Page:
A local dealer had this copy for a relatively reasonable price. It's cover has seen much better days and needs some desperate TLC, but the inside is all intact and in good condition. Dennis Wheatley is the first author to put these 'solve yourself' mysteries together, and Murder Off Miami is the first one, and reportedly the best by far, that he did.
It'll be interesting to see if I can solve 2 for 2. :)
Disclaimer and dedication before the beginning of the book:
All characters portrayed or referred to in this novel are fictitious, with the exception of Sherlock Holmes, to whom this book is dedicated.
I'm predisposed to 5 star this book and I haven't even started it yet.
I laughed myself silly through the prologue, which included The Baker Street Irregular's Constitution and manifesto:
From the constitution:
The officers [of the Baker Street Irregulars] shall be: a Gasogene, a Tantalus, and a Commissionaire.
But then there's this, on page 59:
But ignorant though I am, I cannot help thinking and feeling and worrying. And it seems to me, Miss O'Breen, that to forswear mercy is to forswear humanity. If to destroy evil we take up its very weapons, we shall learn in time that all we have destroyed is the best in ourselves."
Early pages yet, but it's clear it won't be all silliness and parody.
I misunderstood the deadlines for the game, and raced through my first read thinking my guess was due today rather than Saturday. This wasn't a hardship as I really enjoyed the book but I've also ended up with a little breathing space. Still jumping into this one though, simply because after having 're-discovered' it in my TBR, I'm itching to read it. It ticks all three boxes too: Written in 1940, by an American author and set in Hollywood. Trifecta! :)
Jus about every book of non-fiction covering a specific subject starts off in much the same way: easing the reader into the meat of the book by subjecting them to a broad-view history / overview / introduction. These introductory chapters are the bane of my existence as I generally find them tedious; the tax I have to pay to get to the good stuff.
Strictly speaking, the first two chapters of this book adhere to this pattern, but they didn't feel at all tedious to me, which is a surprising and delightful change of pace. Were I constitutionally able to mark a book, there would have been many, many underlines sections. Right off the bat in the prologue, I finally find out what a pangolin is (and there's a picture in the middle section of my edition!). I found his condensation of the planet's history to a 1-year span brilliant; nothing puts the insignificance of the human race in perspective like saying we've only existed for 30 minutes. The last 30 minutes of the year. Bacteria, on the other hand, have existed since the previous March.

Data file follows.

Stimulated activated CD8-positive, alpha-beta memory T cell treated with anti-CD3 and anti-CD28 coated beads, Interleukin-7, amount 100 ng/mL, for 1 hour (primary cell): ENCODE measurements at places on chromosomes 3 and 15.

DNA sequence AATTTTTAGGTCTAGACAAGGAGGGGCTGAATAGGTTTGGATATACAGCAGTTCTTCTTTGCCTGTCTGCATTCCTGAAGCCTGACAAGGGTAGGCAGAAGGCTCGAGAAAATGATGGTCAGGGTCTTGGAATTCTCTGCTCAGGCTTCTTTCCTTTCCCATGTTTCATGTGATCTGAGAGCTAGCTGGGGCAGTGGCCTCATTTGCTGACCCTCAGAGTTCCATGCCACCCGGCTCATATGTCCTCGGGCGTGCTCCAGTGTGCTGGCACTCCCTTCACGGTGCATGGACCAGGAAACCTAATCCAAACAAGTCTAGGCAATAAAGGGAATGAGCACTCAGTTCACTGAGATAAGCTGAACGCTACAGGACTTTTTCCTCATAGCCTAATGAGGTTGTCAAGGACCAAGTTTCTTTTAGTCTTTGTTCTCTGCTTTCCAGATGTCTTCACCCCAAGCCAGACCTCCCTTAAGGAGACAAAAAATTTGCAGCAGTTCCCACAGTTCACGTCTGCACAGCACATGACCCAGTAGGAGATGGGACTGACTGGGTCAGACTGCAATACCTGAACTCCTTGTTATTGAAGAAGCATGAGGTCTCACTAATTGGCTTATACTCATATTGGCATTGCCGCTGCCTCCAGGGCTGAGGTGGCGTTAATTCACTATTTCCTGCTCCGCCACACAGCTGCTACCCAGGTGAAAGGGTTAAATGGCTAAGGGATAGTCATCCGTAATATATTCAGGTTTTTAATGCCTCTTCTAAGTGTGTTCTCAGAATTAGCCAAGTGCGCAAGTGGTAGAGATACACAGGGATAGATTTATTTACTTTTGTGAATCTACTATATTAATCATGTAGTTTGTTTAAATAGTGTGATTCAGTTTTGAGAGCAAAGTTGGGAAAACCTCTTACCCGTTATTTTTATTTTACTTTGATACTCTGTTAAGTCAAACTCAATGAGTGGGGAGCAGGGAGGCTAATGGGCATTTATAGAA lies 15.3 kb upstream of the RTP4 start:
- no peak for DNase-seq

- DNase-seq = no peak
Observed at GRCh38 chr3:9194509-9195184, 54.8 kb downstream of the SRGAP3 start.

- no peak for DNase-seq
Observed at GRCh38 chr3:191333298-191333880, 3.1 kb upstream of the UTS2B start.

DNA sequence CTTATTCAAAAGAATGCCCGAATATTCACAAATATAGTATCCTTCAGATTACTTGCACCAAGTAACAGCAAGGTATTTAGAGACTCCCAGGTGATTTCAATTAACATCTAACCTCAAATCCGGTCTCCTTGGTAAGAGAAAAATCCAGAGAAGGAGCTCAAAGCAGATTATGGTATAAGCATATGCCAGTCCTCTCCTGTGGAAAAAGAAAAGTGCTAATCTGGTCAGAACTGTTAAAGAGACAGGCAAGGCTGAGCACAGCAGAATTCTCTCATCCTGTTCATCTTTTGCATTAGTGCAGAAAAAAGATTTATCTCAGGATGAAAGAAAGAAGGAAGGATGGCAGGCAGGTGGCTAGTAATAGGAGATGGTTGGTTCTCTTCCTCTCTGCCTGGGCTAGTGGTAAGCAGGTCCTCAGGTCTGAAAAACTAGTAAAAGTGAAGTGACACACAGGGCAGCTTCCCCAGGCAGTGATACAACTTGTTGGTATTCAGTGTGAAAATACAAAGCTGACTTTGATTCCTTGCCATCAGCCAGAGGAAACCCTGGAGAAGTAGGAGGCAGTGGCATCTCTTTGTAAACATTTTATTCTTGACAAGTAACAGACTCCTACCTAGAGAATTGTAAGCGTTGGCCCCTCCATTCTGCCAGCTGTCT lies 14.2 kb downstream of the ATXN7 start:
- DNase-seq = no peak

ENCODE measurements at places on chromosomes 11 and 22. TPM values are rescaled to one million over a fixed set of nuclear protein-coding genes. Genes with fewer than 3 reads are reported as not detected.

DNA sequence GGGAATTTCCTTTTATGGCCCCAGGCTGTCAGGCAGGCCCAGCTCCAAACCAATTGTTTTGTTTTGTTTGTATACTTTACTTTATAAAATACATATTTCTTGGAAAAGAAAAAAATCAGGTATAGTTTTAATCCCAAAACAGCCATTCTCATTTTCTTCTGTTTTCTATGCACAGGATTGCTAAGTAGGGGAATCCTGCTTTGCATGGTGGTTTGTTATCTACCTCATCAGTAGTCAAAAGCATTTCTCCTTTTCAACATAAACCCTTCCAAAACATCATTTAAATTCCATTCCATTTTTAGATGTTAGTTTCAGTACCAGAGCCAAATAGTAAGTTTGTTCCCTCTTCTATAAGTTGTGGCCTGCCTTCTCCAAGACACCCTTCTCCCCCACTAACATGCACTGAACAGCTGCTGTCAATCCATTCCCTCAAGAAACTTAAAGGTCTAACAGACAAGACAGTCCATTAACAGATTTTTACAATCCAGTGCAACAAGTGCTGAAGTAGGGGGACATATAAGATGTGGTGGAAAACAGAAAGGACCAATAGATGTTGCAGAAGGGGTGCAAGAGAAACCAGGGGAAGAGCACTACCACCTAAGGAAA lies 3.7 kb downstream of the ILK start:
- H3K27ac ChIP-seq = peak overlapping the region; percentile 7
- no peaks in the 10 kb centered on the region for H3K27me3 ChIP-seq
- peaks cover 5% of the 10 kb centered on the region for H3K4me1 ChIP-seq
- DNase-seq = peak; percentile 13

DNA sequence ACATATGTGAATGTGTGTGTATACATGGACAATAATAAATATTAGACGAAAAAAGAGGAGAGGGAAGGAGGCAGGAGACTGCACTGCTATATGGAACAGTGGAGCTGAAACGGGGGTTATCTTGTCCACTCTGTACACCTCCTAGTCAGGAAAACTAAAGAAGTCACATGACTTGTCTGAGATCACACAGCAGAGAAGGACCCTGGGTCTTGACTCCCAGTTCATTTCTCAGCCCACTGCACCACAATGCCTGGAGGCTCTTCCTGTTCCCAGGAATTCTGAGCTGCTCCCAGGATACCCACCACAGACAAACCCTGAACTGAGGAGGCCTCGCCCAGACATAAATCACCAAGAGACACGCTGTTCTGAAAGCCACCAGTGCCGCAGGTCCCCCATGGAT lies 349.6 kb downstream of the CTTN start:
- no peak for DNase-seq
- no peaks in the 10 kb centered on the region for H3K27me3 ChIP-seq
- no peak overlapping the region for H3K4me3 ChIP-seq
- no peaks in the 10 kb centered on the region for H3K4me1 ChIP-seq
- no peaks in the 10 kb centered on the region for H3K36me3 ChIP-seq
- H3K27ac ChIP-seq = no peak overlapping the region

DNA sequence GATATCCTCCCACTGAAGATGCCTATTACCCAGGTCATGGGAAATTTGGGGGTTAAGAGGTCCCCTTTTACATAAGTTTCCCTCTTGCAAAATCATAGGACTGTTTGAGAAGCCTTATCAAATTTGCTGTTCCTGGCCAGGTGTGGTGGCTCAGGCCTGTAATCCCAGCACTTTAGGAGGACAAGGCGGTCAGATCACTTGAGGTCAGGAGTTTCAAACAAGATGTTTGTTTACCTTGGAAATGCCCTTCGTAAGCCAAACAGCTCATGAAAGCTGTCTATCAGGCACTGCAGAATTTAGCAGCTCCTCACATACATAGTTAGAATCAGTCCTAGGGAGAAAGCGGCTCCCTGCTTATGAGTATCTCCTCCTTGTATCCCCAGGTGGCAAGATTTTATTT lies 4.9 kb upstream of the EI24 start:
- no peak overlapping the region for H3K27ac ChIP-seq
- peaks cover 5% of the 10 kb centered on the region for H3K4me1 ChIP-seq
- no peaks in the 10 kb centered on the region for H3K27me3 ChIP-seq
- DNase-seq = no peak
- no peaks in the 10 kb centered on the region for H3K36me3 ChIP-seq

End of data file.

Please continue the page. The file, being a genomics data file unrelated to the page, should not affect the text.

I have mixed feelings about the microbe museum in Amsterdam; one of those times I'm both fascinated and repulsed. I can't say for sure I'd visit on my next trip to Amsterdam - I'd like to think I would, but truthfully, eyelash mites creep me right the hell out.
Guess: Madeleine L'Engle
Well, the voting has closed for the May read for The Flat Book Society and the winner by popular vote is A Is for Arsenic: The Poisons of Agatha Christie by Kathryn Harkup. This is pure chemistry but the author hooks it into the poisons used by Agatha Christie and the question: did she get it right? The purists in the group need not be worried about this one; I think it will more than satisfy the parameters of our interests without overstepping the bounds too far into popular literature.
Anyone is welcome to join us - either as part of the group, or as an interested buddy reader.
Maintenance note: I have not yet cleared the voting list for the July voting as I want to give Portable Magic a chance to see this and transfer any books over to our master list that aren't already there. I will let the group know when the list is open to new submissions.
Huggins asks: Does anybody else smell almonds?
The tl;dr version: This book was a lot of fun; almost nothing was taken seriously, even during the serious parts. Not in a disrespectful way, mind you, but not a word was spared for angst or melodrama. BrokenTune called it a romp, and a romp is exactly what it is.
Given my outspoken dislike of science fiction and dystopia, it's probably no surprise that I generally dislike time travel books too, but something about the setting of St. Mary's (which I originally thought was a school and therefore that this book was more YA - could not be more wrong) and the characters pulled me in anyway. The title probably helped too, giving me the impression that this was not a book that was going to take itself seriously.
And it doesn't. St. Mary's is a post-grad version of Animal House and the dialog is mostly of the banter type. Honestly, I loved it; if they never left the grounds I might have adored it, but they do leave and that's when everything goes very pear shaped. If I were Max, I'd have refused to go so far as the front gates after the first 100 pages or so. But every trip through time ends disastrously in furtherance of the plot (a series arc, by the way; this was never meant to be a standalone book). The pace is fast and constant, the action packed in. A total romp.